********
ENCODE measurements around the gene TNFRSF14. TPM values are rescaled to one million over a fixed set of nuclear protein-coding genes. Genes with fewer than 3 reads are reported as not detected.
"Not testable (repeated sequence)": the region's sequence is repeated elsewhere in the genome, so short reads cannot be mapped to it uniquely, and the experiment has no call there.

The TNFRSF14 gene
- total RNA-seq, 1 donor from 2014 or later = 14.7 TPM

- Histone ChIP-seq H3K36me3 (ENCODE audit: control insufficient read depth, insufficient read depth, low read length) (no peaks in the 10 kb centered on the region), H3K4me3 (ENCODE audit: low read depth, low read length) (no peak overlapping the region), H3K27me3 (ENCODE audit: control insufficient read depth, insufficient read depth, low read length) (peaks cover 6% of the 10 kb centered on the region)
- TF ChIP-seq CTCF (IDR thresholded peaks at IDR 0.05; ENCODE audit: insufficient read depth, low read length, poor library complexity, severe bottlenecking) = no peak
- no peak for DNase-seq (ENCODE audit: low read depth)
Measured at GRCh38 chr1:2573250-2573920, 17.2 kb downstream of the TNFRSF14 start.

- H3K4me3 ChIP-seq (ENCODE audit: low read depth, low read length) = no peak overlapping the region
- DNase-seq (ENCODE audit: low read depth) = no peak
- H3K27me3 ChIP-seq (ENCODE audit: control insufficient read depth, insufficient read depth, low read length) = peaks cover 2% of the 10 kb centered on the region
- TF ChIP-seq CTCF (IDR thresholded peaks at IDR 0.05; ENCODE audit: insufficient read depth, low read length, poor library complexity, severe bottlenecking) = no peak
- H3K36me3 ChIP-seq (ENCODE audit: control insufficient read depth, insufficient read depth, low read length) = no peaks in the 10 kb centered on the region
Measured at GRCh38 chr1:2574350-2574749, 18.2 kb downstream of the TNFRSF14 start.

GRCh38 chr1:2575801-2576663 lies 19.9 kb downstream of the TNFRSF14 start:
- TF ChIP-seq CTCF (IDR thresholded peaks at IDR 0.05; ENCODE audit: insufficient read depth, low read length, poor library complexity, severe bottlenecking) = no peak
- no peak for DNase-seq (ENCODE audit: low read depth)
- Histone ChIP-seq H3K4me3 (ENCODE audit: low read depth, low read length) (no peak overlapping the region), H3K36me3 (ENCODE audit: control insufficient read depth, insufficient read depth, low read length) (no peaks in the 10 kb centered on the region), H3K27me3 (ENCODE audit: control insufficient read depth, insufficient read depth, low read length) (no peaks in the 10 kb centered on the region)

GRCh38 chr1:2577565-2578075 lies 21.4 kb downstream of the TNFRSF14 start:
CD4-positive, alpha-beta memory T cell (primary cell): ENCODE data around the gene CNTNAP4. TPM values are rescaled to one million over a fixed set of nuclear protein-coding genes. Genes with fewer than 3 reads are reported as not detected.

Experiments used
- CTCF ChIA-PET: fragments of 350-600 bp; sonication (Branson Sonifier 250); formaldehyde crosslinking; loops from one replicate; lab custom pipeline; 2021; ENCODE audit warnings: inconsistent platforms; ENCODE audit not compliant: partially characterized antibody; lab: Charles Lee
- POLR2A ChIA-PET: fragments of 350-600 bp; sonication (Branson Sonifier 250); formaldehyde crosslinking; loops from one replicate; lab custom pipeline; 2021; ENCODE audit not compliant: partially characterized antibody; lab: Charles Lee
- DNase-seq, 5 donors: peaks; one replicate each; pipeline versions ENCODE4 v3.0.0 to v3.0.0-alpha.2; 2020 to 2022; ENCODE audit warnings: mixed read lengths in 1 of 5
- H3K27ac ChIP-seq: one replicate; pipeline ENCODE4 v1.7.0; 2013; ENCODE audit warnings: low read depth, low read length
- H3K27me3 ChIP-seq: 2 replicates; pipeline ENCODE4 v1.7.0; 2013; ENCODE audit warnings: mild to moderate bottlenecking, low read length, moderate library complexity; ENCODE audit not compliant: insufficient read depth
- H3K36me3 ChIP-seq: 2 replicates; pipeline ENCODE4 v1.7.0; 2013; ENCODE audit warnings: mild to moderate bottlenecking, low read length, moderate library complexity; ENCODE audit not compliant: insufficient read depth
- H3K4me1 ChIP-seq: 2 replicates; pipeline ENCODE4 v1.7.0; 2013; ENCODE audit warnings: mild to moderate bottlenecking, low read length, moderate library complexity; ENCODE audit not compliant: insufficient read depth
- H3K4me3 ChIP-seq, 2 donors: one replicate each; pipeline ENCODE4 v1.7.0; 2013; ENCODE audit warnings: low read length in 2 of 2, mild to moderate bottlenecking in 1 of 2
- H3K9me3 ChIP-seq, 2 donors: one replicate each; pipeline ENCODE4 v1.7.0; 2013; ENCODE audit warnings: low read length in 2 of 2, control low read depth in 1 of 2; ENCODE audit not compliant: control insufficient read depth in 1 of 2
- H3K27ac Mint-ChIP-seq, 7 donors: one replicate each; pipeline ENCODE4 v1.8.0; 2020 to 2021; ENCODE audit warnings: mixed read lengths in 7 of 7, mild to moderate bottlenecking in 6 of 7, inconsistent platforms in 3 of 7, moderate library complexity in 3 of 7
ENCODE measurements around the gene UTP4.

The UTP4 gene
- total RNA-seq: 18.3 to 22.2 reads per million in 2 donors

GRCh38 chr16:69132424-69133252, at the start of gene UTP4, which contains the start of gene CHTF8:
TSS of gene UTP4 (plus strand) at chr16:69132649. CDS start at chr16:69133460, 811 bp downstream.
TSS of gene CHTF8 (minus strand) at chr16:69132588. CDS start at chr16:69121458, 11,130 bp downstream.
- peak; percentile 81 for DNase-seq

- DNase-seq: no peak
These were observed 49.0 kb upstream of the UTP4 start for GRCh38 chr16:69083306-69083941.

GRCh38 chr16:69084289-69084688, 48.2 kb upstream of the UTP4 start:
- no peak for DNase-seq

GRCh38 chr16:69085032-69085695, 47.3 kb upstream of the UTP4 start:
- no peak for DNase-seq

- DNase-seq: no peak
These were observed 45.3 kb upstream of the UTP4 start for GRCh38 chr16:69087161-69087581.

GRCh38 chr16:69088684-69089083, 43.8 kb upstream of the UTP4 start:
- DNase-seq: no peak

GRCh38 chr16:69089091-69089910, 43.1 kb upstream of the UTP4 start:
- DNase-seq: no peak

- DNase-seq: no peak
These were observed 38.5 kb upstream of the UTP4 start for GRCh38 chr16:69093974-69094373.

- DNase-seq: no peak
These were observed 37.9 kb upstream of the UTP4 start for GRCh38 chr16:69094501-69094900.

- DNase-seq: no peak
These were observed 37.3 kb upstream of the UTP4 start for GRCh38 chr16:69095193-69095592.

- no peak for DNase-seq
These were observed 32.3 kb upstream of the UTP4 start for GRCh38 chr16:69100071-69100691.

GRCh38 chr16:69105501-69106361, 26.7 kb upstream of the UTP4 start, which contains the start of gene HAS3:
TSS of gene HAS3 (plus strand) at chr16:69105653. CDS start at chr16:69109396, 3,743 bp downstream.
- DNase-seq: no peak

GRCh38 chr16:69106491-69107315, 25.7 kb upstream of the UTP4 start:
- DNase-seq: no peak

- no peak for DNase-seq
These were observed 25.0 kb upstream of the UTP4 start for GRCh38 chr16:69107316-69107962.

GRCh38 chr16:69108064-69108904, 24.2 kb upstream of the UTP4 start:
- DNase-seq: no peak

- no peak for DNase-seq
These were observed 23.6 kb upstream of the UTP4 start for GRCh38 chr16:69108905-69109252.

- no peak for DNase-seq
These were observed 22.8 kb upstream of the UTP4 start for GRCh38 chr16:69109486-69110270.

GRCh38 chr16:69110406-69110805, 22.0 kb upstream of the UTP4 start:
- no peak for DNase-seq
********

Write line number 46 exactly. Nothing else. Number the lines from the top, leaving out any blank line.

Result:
These were observed 45.3 kb upstream of the UTP4 start for GRCh38 chr16:69087161-69087581.